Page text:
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OPINION: Struggling businesses will topple despite the feds' 75% subsidy that appears to offer a solution

Photo Dan Toulgoet

VANCOUVER — The federal government isn't quite there when it comes to the wage subsidy they announced last Friday, then amended earlier this week.

Their plan is to subsidize Canadian businesses (small, medium and now large) for 75% of up to $58,700 in wages per employee. It's a good step forward from only 10% on small and medium-sized businesses, but still leaves a large number of companies (and your jobs) in real danger of shutting down.

A stern warning was issued by Primie Minister Trudeau while delivering the news, that "if you think this is a system you can take advantge of or game... don't," as there will be "serious consequences" for those who do.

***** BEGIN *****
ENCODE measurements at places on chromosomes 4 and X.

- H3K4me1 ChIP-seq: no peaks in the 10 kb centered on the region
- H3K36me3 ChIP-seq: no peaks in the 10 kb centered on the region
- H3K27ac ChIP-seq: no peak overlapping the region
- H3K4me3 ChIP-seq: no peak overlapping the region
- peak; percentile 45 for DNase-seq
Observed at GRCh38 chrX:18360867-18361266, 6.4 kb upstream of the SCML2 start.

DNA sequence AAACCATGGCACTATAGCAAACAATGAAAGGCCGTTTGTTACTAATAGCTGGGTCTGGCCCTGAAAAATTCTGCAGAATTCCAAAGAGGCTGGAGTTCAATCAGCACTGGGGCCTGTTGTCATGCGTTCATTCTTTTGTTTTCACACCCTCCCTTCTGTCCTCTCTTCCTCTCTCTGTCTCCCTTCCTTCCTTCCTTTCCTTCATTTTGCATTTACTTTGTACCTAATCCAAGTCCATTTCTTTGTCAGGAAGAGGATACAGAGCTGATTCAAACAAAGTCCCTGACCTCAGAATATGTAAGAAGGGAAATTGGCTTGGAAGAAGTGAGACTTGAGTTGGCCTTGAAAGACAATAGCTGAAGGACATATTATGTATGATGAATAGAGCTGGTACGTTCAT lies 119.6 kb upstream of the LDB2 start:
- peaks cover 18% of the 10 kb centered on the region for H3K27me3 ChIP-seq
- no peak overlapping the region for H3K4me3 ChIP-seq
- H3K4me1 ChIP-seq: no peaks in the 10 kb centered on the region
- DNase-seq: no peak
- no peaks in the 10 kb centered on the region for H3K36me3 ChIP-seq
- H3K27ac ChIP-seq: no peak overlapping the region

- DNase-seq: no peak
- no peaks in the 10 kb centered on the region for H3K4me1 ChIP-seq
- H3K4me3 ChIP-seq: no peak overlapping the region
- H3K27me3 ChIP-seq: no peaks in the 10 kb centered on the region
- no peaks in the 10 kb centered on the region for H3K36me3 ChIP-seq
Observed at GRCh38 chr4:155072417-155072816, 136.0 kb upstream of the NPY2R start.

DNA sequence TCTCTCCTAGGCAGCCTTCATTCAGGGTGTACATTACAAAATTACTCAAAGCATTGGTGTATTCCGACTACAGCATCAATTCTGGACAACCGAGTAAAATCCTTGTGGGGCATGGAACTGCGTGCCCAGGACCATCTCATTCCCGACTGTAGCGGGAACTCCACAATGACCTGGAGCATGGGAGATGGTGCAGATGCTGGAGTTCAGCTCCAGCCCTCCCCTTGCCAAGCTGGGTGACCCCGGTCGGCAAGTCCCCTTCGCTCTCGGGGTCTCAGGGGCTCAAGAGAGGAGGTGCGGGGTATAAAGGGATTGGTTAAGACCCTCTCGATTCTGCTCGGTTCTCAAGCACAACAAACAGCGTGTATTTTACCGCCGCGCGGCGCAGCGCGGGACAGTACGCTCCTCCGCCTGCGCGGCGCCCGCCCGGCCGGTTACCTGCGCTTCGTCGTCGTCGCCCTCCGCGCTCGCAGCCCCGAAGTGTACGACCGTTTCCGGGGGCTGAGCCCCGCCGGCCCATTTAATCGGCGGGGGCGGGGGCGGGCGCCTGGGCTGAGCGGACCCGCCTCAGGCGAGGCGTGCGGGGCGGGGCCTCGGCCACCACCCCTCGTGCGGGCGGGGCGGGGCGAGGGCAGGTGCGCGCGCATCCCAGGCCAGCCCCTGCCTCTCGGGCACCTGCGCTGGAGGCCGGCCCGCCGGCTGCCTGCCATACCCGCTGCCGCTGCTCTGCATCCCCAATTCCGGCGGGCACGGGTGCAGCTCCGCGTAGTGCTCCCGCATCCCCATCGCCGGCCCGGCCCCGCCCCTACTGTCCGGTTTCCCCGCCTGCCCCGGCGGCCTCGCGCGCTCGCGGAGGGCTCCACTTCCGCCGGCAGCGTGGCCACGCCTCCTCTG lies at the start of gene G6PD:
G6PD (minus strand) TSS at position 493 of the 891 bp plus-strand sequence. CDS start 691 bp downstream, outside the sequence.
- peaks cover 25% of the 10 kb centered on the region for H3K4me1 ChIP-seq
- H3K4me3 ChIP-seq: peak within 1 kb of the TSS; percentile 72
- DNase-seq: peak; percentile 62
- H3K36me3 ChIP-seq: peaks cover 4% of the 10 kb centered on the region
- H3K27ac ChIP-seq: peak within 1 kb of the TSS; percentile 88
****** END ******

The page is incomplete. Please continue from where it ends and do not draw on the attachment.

There will also be serious consequences for any company who falls below the seemingly arbitrary 30% threshhold of decreased business that they've set to qualify for help.

As someone who has operated companies that live and die by small fluctuations in their bottom line (publishing operations are one example) I can speak from my experience and say that a 10% drop in sales can be equally as devastating for one business as a 30% drop can be for another.

The equation they've come up with seems to have been drawn out of thin air and as I wrote when they announced it, I would hope the government will rethink this and allow all businesses the 75% wage subsidy. If you can prove your business has been affected, you should be eligible.

Perhaps a smaller amount than 75% should be offered to companies who are losing less, or some modeling could be drawn to calculate profit loss vs revenue loss; the two are not equal.

The government has an opportunity to fully freeze the economy in time, and if they manage to do that we'll be able to come through the other side of this with the spirit of our country and its entrepreneurs, and everything they've built, intact.

Let's hope they take it.

Bob Kronbauer is the publisher and editor-in-chief of Glacier Media's Vancouver Is Awesome.

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